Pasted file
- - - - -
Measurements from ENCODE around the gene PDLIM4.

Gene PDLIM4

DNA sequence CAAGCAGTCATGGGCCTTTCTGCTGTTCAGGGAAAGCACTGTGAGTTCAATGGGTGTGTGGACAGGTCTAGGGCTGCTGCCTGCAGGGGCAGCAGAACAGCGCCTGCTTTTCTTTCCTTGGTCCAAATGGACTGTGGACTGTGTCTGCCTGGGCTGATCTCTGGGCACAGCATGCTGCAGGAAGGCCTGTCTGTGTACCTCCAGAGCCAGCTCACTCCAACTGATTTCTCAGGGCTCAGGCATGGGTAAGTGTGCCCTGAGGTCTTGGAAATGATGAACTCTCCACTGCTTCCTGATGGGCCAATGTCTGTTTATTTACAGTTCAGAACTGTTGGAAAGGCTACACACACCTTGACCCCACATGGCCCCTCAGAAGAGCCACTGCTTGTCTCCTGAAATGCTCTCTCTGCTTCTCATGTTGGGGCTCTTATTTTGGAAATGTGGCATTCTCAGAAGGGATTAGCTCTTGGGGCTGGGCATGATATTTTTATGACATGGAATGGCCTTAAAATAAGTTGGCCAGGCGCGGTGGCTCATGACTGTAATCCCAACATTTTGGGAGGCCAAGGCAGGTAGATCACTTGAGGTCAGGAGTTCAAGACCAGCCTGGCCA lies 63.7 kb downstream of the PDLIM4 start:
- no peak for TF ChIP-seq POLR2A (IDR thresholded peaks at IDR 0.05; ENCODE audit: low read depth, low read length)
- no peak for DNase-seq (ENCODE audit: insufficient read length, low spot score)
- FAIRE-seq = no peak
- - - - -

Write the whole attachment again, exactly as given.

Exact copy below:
Measurements from ENCODE around the gene PDLIM4.

Gene PDLIM4

DNA sequence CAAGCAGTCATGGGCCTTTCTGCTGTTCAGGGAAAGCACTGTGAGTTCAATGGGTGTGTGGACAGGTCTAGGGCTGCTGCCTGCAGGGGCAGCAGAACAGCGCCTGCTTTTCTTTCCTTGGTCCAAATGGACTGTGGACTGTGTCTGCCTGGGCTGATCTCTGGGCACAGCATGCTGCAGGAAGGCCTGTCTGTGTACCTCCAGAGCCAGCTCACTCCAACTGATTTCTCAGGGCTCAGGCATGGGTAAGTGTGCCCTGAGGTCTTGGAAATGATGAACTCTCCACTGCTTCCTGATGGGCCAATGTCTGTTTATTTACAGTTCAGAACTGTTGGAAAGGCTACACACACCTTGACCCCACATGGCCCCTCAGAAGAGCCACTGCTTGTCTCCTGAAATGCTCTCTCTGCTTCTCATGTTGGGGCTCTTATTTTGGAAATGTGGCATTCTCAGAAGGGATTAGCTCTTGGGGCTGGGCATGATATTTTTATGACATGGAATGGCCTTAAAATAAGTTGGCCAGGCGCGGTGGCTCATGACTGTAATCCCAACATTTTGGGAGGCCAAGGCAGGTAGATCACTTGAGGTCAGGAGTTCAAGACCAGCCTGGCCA lies 63.7 kb downstream of the PDLIM4 start:
- no peak for TF ChIP-seq POLR2A (IDR thresholded peaks at IDR 0.05; ENCODE audit: low read depth, low read length)
- no peak for DNase-seq (ENCODE audit: insufficient read length, low spot score)
- FAIRE-seq = no peak